Stefan didn’t see when Sigi moved in closer. Suddenly his employer was behind him, leaning down over him, smoothing his cool hands along Stefan’s arms. Stefan went rigid, from terror and something else.

Sigi did not like him. This was not a show of affection. Stefan stood as still as possible as Sigi bent closer, nestled into the crook of his neck, lips pressed into the flesh just above his shirt collar. Sigi did not like him, but he liked body heat quite a bit, and he liked it right here, just below the jaw.

“You’re wearing that foul cologne again,” Sigi murmured, making him shiver at the way his lips moved against his neck, before Stefan felt teeth digging into his skin.
Sigi, pt 1
it's been a while! I'M BACK (sort of)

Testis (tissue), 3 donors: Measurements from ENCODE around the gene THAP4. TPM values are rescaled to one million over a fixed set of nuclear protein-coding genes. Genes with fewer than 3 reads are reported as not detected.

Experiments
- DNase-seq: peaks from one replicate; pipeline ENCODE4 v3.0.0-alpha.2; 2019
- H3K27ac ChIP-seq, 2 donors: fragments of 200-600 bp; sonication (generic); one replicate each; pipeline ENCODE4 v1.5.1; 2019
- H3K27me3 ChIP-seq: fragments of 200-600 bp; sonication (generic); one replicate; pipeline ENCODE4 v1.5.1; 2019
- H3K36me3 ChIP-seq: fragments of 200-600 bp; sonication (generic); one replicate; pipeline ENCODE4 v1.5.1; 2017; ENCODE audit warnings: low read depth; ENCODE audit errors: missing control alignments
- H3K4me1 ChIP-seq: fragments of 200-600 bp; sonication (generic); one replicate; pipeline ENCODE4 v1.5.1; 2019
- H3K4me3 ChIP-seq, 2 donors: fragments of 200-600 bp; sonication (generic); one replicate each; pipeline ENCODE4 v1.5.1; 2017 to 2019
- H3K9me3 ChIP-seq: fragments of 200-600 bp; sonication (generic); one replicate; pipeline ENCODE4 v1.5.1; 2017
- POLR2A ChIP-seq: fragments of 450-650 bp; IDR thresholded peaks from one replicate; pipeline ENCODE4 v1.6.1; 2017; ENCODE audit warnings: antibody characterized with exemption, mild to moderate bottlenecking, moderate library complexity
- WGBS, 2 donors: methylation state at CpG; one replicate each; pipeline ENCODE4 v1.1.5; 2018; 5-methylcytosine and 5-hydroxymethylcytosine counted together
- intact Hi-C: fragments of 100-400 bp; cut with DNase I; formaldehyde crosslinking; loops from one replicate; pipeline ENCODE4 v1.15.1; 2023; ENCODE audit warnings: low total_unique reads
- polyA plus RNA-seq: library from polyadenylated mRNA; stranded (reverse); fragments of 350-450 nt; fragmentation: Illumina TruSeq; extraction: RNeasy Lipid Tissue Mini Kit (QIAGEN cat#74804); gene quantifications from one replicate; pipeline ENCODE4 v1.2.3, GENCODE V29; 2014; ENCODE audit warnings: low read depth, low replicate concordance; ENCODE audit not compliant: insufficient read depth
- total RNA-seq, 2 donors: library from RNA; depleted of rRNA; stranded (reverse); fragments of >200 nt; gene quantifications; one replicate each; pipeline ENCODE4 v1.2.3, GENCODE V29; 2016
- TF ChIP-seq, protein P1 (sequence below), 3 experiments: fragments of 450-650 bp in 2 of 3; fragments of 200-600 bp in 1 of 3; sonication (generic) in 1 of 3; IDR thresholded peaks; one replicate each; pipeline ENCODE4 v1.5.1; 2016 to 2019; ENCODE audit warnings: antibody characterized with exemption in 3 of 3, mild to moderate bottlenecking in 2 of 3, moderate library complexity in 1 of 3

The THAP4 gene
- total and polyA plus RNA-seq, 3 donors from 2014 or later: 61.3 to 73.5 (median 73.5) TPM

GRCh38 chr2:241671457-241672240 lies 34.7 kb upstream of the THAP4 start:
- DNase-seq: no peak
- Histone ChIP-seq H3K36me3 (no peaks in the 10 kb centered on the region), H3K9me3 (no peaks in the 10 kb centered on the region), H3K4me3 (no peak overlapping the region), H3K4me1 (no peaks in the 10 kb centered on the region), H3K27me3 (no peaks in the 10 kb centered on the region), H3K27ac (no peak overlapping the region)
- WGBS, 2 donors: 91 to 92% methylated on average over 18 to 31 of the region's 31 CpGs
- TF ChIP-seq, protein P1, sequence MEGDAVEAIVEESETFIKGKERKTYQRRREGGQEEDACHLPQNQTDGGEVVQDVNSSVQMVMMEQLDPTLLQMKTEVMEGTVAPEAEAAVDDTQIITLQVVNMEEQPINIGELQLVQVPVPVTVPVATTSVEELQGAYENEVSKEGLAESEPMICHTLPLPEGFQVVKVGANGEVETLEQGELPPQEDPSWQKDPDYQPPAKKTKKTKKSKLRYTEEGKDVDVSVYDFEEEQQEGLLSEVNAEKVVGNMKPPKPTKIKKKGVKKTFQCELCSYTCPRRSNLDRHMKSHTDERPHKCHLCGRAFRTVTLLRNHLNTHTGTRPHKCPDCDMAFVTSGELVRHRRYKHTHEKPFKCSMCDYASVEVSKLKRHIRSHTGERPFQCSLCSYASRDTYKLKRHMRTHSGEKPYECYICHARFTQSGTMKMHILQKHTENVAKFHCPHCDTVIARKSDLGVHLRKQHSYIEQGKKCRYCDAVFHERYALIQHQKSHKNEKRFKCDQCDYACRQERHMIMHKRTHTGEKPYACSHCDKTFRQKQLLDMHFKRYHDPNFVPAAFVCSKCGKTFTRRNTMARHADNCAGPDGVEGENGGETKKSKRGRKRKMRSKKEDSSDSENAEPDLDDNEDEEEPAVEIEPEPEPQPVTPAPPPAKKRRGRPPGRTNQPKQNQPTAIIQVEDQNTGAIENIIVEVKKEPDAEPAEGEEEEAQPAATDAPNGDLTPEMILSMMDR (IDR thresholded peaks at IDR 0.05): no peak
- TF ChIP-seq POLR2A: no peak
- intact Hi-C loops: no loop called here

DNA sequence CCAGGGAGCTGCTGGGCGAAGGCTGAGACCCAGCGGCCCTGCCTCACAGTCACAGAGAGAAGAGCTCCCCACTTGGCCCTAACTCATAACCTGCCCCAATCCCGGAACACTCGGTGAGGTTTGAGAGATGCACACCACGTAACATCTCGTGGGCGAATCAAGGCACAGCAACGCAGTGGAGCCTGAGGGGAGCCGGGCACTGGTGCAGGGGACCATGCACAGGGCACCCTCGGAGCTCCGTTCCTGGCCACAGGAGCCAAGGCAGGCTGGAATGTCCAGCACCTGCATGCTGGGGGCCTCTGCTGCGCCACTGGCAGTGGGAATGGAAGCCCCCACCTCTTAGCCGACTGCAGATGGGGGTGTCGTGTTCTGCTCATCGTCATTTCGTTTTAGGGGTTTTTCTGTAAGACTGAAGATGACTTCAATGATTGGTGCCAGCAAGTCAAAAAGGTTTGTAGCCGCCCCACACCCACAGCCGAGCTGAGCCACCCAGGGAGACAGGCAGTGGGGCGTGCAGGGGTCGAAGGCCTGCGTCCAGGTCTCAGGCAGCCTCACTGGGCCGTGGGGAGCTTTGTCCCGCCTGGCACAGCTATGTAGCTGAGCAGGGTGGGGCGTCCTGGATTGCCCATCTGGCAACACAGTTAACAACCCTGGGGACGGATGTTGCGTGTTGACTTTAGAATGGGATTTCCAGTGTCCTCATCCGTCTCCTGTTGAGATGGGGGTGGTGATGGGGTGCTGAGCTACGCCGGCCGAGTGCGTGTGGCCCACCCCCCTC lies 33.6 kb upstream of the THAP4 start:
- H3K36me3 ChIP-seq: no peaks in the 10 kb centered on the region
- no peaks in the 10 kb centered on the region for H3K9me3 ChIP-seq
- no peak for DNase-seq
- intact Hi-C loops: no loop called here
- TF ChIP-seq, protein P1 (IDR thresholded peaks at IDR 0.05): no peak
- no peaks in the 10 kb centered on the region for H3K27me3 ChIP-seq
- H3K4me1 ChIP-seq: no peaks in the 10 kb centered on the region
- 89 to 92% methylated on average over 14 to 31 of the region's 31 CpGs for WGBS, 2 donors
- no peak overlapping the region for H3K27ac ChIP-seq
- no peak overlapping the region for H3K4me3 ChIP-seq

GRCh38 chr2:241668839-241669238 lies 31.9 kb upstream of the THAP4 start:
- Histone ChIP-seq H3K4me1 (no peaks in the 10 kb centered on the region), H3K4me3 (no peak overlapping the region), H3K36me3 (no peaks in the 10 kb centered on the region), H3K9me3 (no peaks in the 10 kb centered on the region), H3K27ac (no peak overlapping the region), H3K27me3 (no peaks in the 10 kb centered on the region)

long story short: i'm finally on medication for the first time in my life, and it's helping me to stay focused and be able to work on projects like art and writing again! AND I LOVE IT. i've been slowly puttering away at a new project now, and here is the first bit: SIGI. he's a vampire. i love him. you love him. everyone loves him. well, everyone loves him OR hates him, but we'll get into that later.

marking this whole story as mature, although this part doesn't feature anything especially heavy. the usual vampire fare, i'd say.

i'd love to hear what you guys think :) and if you catch any spelling or typing errors do let me know, lol
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deviantID

milo2
AJM
Canada
Current Residence: an igloo, Canurrdia
Favourite genre of music: electronic/ industrial/ experimental
Favourite style of art: surreal/ psychological/ colourful/ & patterns are nice
Operating System: The Creature v. 3.0, known to its friends as Three.
Wallpaper of choice: pinstriped and peeling, please.